This week, Six Flags Discovery Kingdom and Six Flags Magic Mountain have placed new seat belt restraints on three of their coasters that previously ran with only a lap bar restraint, apparently as a proactive safety precaution. The move was NOT part of a directive or order by CalOSHA, as previously speculated by several amusement park fan sites.
“It was not a mandate from the State of California. Cal/OSHA was told that Six Flag’s (sic) corporate office made the decision,” said Peter Melton, a spokesperson for the Department of Industrial Relations via an e-mail.
After the unfortunate incident at Six Flags Over Texas, you had to expect there was going to be changes to operations and seat design. Although, I know I speak for many fans in the community when I say, “This might be a bit excessive, especially considering the lack of incidents on the three known coasters to get the seat belt additions.”
The parks now do not allow riders to lower their lap bars, as originally reported by The Coaster Guy yesterday. This is to ensure the seat belts are all fastened and fitting. If a lap bar is brought down, attendants must reopen the entire train and repeat the process.
Those who have ridden the rides with the seat belts are already seeing significantly increased dispatch times (longer waits) and some have even reported pain due to the protrusion of the seat belts into their lower abdomens.
“Cal/OSHA inspected the seat belts after they were installed and found them satisfactory,” Melton said in his e-mail.
While the dispatch times will improve as guests and employees adapt to and refine the new policy, the belts also provide a much easier way for employees to gauge if a rider is too large to ride.
However, the reported “pinching” action of the seat belts against the lower abdomen and lap bar does beg the question, “Are these ‘improvements’ actually going to cause more rider problems than they were intended to solve?”
We shall see if this is a chain-wide mandate when the new season begins in spring. That’s when the seasonal parks will be reopen for their season. For now, only the two year-round parks on the west coast have confirmed seat belt installations.
This story was originally broken by CGA Insider, when they visited Six Flags Discovery Kingdom and spotted the alterations.
Inversions (or loops) on rides have been around almost as long as the roller coaster itself. But, have they lost their appeal and marketability recently?
First, a brief history lesson – inversions have been around for over a century. Sadly, not enough was known about physics and engineering back then to safely (and comfortably) take passengers through them.
The “Flip Flap Railway” punished riders with high, uneven g-forces.
Fast forward to 1975, and technology had evolved to the point that inversions were once again on the table, only this time – they were much more than just vertical loops; corkscrews (which are basically stretched out loops) made their debut at Knott’s Berry Farm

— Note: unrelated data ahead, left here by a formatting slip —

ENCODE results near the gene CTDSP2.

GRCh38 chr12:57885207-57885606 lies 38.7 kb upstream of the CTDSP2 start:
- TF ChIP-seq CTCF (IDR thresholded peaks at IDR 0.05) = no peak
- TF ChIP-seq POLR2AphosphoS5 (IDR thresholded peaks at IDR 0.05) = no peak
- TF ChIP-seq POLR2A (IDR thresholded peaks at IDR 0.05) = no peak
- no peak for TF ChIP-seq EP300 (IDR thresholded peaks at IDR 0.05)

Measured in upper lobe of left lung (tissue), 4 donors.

with the aptly named “Corkscrew.” The ride still runs today at Silverwood Theme Park
Photo from the Orange County Archives.
Soon, many other elements, such as pretzel loops, barrel rolls and Immelmans were being performed on a regular basis. The stakes kept getting raised at parks, with more and more inversions going into rides. Currently, the record stands at 14 inversions on one ride.
With so many coasters with inversions – why are so few of them represented in national top ten lists? There are several possibilities:
1.) People are genuinely freaked out by loops –
There’s something about being tossed head over heels that hits at the psyche of the human brain. I would know – I refused to do anything that looped until 1993…
2.) Pre-1995 inversions had some rough transitions –
Turns out, it was quite difficult to engineer track to specifications that were ideal for inversions AND for regular track. While most companies managed, you can still tell when the computer didn’t quite “get it right” when the roughness gets a bit out of control.
3.) The restraint system used on many looping rides can feel restrictive –
Coaster enthusiasts and regular park guests love the freedom to move around. Who doesn’t want more legroom on a flight, right? Because most multi-loopers have what’s called an over the shoulder restraint (OTSR) or “horse collar” restraint, our bodies are restricted from any movement in the upper body.
Unfortunately, this leads to the ubiquitous “head banging” on many older looping rides with this style of restraint. Even older B&M coasters, lauded for their incredible levels of precision, can have headbanging moments with these types of restraints.
There is some credence to this theory – the Steel Phantom at Kennywood, which used to feature inversions when it debuted, was altered to remove them in favor of airtime hills and a simple, lap bar restraint system. The ride subsequently saw a resurgence in popularity.
What do you think? Are inversions over-rated or just misunderstood?